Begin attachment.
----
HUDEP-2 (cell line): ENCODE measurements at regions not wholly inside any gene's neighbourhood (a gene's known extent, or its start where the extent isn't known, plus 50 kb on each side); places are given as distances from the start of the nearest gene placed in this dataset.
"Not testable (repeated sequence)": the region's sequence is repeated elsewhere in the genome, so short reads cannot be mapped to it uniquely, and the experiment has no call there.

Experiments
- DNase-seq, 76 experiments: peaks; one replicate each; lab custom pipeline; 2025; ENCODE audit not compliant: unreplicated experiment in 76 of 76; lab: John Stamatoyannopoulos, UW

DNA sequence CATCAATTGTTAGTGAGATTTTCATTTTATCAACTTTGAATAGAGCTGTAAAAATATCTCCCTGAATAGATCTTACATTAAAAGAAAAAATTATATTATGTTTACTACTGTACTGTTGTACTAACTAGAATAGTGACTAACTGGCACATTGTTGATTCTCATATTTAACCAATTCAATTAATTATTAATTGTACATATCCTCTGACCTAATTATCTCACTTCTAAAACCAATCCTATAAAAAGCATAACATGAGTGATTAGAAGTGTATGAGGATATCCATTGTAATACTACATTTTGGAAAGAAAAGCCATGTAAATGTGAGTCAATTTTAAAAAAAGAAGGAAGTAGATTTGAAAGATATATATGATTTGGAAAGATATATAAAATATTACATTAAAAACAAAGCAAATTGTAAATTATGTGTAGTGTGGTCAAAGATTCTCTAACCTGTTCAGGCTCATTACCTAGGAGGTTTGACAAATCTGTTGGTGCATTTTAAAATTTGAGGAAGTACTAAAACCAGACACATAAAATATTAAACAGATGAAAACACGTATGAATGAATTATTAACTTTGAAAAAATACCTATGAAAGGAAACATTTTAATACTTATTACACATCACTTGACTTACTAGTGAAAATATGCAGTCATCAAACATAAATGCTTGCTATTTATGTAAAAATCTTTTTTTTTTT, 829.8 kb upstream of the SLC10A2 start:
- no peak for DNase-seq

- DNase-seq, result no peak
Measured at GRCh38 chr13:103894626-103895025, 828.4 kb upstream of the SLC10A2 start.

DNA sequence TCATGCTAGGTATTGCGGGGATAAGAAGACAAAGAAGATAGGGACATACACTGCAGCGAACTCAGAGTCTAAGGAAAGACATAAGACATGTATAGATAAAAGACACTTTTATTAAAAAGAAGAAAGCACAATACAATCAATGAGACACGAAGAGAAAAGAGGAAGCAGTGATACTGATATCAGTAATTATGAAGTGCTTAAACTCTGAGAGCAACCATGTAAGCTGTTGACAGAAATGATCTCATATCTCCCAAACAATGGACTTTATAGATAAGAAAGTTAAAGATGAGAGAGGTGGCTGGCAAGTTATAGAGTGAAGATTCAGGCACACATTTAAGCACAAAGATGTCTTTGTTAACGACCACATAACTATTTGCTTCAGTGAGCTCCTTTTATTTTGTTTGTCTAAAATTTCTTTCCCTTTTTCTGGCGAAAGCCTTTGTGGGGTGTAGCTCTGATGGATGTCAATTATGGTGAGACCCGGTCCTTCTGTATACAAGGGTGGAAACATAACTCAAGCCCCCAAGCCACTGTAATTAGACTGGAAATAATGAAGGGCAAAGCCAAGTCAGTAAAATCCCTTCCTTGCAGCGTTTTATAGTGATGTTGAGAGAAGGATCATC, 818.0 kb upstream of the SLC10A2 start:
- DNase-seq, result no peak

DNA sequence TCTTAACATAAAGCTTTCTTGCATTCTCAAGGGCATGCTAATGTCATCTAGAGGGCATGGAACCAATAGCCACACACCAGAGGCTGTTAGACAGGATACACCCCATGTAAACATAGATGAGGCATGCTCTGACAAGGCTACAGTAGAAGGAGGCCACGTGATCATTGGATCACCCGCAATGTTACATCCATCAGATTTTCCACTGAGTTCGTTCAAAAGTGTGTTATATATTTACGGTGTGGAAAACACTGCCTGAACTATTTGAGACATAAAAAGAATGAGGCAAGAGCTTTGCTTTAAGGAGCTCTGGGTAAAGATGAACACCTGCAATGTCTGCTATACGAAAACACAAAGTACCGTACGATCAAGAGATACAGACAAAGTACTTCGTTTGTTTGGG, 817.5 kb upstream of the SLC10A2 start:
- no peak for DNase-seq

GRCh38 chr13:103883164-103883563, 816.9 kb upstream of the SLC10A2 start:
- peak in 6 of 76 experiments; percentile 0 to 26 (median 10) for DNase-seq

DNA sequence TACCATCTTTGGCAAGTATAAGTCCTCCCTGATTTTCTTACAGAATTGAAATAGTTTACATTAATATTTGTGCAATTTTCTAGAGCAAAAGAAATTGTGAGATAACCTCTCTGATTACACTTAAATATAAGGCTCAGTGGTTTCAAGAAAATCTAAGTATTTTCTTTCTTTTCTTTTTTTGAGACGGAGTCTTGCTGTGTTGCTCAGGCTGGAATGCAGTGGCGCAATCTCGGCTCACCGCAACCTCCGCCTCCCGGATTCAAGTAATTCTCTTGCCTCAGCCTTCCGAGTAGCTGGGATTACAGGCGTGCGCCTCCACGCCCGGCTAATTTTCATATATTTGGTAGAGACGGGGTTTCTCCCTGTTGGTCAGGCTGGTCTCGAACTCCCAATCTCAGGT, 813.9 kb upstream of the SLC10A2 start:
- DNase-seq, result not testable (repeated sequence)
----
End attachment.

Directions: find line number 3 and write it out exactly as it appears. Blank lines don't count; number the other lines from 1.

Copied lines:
Experiments